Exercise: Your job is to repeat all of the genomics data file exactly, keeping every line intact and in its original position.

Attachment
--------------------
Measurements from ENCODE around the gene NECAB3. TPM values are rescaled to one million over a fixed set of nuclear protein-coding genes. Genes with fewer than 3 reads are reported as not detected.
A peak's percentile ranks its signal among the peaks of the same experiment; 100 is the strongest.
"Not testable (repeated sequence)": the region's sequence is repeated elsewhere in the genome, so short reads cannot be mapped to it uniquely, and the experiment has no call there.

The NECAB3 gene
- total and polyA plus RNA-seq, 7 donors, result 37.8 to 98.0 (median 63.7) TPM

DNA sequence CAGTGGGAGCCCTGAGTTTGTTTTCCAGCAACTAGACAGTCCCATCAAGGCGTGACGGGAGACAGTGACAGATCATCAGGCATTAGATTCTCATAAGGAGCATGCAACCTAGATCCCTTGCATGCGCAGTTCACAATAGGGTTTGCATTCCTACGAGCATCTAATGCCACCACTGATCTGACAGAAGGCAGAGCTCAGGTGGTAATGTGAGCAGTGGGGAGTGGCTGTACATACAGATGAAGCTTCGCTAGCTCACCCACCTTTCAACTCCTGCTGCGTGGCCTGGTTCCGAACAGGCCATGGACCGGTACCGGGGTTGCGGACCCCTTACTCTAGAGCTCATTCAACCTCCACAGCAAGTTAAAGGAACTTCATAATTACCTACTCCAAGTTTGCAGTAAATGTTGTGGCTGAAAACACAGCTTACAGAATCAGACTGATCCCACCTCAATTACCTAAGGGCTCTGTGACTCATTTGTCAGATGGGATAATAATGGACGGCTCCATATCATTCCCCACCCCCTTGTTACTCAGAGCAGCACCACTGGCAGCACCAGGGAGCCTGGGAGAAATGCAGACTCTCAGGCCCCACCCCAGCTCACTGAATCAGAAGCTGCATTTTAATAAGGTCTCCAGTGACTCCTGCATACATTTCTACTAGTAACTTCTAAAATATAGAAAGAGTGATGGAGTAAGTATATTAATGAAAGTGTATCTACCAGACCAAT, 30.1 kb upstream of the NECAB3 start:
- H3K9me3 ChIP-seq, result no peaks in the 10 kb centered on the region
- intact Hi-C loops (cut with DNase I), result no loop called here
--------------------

Measurements from ENCODE around the gene NECAB3. TPM values are rescaled to one million over a fixed set of nuclear protein-coding genes. Genes with fewer than 3 reads are reported as not detected.
A peak's percentile ranks its signal among the peaks of the same experiment; 100 is the strongest.
"Not testable (repeated sequence)": the region's sequence is repeated elsewhere in the genome, so short reads cannot be mapped to it uniquely, and the experiment has no call there.

The NECAB3 gene
- total and polyA plus RNA-seq, 7 donors, result 37.8 to 98.0 (median 63.7) TPM

DNA sequence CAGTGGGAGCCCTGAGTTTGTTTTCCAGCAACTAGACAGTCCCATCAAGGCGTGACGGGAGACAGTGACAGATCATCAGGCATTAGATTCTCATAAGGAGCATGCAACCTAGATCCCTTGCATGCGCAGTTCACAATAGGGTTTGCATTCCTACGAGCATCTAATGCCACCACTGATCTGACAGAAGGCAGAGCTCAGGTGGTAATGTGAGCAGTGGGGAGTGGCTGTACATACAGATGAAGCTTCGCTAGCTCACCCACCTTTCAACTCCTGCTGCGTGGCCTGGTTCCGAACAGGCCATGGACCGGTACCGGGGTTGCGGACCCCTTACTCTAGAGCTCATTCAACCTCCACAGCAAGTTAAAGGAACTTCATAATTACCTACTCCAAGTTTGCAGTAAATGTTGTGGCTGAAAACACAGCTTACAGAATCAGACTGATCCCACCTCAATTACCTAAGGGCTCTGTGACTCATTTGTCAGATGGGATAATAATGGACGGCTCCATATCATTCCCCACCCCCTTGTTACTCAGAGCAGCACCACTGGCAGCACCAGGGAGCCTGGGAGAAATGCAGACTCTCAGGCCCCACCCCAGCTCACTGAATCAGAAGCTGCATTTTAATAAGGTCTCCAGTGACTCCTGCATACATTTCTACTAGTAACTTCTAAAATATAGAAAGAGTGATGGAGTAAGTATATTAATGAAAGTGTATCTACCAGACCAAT, 30.1 kb upstream of the NECAB3 start:
- H3K9me3 ChIP-seq, result no peaks in the 10 kb centered on the region
- intact Hi-C loops (cut with DNase I), result no loop called here